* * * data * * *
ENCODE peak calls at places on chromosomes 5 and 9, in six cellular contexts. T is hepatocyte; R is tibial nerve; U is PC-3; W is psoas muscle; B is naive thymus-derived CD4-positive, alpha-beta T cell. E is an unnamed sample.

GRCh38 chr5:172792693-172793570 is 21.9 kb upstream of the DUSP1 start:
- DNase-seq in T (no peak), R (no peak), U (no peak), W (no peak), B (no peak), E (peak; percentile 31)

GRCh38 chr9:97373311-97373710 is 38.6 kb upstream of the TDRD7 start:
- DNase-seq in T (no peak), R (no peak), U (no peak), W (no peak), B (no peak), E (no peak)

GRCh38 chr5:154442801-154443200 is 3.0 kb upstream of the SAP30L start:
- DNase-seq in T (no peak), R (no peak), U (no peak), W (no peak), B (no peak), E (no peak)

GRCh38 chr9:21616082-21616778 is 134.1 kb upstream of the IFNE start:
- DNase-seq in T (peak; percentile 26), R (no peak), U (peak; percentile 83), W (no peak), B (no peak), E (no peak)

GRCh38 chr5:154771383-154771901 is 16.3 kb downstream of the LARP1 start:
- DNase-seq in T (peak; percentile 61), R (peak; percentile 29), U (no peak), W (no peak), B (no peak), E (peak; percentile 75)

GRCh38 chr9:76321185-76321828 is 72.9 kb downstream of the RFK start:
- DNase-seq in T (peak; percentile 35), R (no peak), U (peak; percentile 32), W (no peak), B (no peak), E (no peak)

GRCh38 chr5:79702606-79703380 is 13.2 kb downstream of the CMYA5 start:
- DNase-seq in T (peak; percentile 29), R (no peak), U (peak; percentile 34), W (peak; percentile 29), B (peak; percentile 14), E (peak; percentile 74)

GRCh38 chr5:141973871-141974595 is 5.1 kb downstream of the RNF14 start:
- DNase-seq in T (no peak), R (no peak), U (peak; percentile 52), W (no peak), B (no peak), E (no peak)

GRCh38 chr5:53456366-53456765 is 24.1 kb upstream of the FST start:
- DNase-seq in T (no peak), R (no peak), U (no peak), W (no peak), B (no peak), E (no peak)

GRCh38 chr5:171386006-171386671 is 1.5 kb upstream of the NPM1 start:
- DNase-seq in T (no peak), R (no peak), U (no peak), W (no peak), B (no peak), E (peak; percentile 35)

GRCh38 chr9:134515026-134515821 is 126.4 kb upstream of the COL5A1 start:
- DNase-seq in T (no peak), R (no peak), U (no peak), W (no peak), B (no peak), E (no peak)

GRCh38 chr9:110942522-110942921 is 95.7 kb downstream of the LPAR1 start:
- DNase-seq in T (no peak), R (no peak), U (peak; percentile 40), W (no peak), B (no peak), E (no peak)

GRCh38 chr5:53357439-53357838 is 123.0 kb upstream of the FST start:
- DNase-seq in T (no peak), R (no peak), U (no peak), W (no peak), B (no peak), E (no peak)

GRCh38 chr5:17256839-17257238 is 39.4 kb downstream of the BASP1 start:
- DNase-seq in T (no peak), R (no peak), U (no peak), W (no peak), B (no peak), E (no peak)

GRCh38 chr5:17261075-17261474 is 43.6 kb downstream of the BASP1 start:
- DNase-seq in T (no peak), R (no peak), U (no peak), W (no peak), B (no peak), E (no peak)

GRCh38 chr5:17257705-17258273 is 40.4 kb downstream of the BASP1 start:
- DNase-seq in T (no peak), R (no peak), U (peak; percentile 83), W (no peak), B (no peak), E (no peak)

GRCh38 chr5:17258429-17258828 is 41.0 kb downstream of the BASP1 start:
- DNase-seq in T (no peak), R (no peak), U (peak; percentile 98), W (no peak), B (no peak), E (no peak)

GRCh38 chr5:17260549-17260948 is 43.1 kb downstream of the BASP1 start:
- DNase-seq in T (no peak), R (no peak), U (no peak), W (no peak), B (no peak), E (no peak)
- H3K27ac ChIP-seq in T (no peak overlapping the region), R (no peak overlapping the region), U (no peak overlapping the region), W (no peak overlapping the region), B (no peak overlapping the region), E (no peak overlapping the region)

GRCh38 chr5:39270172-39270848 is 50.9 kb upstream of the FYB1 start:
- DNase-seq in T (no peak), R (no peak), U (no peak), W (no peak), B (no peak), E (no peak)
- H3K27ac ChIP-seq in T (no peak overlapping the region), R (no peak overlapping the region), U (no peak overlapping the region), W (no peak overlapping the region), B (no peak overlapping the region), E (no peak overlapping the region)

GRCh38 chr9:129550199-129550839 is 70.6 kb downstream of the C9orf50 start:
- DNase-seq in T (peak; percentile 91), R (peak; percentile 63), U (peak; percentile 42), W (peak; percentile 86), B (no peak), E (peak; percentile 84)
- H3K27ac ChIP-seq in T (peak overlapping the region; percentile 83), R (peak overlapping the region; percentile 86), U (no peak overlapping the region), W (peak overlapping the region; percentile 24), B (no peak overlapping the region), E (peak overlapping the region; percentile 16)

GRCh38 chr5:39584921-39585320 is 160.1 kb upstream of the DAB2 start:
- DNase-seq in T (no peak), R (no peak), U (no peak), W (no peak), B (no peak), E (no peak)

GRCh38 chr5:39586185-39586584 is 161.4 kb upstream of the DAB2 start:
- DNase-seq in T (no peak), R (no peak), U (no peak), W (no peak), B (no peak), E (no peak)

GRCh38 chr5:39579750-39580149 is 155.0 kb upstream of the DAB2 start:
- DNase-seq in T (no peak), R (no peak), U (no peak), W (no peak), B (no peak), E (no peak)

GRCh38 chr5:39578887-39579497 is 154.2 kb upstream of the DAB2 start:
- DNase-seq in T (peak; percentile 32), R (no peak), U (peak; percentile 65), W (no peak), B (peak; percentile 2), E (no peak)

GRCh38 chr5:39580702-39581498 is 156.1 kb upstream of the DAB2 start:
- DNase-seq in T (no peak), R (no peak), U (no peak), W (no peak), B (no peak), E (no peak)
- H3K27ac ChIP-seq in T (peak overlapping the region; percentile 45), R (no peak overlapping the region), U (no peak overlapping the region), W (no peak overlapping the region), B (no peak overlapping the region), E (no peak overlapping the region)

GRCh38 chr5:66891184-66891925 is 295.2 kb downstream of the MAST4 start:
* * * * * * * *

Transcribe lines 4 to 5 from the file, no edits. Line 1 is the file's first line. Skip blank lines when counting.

GRCh38 chr9:97373311-97373710 is 38.6 kb upstream of the TDRD7 start:
- DNase-seq in T (no peak), R (no peak), U (no peak), W (no peak), B (no peak), E (no peak)